Advance care planning in the oncology settings
Self-determination and patient choice of end-of-life care are emphasised in palliative care. Advance care planning (ACP) is an approach to enabling patients' choices. The use of ACP has not been extensively studied in our current context. Little is known about oncology care nurses' views and the barriers they face in the implementation of ACP.
The aims of this study were to assess the uptake of ACP by health professionals and explore nurses' perceived barriers for implementing ACP.
This study employed a pre- and post-implementation audit design using the Joanna Briggs Institute (JBI) Practical Application of Clinical Evidence System (PACES) and Getting Research into Practice (GRIP) programs. An education programme on ACP was provided between pre-and post-implementation audits. Nurses and medical professionals (pre-audit, n = 32; post-audit, n = 30) working in oncology departments were invited to complete a questionnaire based on the audit criteria. A convenience sample of 25 nurses participated in the focus group interview. Interview data were analysed by content analysis.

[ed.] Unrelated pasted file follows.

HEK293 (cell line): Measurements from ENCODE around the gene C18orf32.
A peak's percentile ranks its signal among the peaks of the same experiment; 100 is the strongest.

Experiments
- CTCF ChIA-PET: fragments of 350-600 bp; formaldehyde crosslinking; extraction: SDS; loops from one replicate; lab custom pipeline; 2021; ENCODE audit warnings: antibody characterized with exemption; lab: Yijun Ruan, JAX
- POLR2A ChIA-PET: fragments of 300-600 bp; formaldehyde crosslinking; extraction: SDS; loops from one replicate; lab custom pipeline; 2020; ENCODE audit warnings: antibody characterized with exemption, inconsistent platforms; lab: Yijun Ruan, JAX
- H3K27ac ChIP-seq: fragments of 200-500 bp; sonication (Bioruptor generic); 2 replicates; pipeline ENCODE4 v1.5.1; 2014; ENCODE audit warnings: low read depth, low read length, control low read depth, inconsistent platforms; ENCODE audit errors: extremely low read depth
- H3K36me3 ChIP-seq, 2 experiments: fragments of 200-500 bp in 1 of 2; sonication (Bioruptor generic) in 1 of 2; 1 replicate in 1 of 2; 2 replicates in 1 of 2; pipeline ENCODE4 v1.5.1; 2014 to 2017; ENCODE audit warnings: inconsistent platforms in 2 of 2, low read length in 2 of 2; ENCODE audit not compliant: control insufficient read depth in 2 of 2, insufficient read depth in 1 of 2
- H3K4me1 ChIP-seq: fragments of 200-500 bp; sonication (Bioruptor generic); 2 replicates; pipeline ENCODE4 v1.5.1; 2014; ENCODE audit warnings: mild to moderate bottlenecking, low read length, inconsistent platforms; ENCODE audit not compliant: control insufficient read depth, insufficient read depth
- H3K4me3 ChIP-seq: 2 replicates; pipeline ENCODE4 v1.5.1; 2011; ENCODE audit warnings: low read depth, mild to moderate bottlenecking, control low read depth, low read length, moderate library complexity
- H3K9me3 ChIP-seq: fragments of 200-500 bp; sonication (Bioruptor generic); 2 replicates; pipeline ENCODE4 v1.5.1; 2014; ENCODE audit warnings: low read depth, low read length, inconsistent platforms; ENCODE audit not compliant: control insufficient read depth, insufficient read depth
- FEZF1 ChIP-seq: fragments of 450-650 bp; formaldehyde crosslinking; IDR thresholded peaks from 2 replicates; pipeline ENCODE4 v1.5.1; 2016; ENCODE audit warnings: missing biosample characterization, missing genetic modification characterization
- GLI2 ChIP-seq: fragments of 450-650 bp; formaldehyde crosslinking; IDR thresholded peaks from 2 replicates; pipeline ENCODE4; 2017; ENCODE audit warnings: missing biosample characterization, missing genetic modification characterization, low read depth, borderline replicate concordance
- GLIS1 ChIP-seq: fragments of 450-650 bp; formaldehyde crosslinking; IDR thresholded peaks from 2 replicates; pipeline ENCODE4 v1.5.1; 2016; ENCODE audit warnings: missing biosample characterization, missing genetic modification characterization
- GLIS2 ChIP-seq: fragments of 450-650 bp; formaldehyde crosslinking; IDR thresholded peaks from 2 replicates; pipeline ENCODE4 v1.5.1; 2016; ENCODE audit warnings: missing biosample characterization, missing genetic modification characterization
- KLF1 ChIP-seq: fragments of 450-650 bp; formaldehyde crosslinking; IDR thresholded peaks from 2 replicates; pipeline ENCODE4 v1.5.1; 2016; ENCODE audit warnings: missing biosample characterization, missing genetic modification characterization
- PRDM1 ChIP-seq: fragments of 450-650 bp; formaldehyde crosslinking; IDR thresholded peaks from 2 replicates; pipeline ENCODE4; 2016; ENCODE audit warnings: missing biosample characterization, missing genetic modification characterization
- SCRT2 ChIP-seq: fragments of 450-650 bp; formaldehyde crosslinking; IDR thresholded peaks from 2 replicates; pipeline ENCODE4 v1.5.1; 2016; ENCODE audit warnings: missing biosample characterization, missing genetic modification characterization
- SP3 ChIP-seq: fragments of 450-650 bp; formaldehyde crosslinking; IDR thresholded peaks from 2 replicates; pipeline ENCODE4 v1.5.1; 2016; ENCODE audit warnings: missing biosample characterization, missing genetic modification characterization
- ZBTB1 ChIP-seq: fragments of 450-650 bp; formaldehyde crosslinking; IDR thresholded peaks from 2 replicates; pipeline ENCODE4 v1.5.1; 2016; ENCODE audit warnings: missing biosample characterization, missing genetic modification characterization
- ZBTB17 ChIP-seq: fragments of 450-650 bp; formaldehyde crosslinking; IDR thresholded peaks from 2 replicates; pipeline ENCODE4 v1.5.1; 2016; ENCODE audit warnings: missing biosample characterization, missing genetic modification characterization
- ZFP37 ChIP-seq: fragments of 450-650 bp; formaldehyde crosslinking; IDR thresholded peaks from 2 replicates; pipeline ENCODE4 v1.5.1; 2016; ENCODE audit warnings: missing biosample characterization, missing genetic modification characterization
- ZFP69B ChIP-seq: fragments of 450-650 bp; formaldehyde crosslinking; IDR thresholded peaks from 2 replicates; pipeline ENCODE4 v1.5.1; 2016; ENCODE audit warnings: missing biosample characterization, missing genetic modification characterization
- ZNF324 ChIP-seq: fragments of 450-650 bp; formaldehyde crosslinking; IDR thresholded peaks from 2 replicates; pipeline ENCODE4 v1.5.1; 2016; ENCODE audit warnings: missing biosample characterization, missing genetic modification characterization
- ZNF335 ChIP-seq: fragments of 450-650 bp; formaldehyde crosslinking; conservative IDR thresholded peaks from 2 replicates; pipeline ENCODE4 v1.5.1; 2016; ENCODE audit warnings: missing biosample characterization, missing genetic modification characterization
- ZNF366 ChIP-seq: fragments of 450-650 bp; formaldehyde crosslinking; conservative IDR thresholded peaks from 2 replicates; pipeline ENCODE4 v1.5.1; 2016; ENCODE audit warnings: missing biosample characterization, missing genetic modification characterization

The post-audit results were lower than the pre-audit results with a range of decreased compliance from 1% for criterion 5 to 14% for criterion 6. Lack of time to implement ACP was the most frequently raised barrier by oncology nurses.
The study findings were disappointing, but this first audit is significant to provide insights for future dissemination and implementation of ACP interventions. An ongoing mandatory professional development programme in ACP for healthcare staff is promising to promote the uptake of ACP in healthcare settings.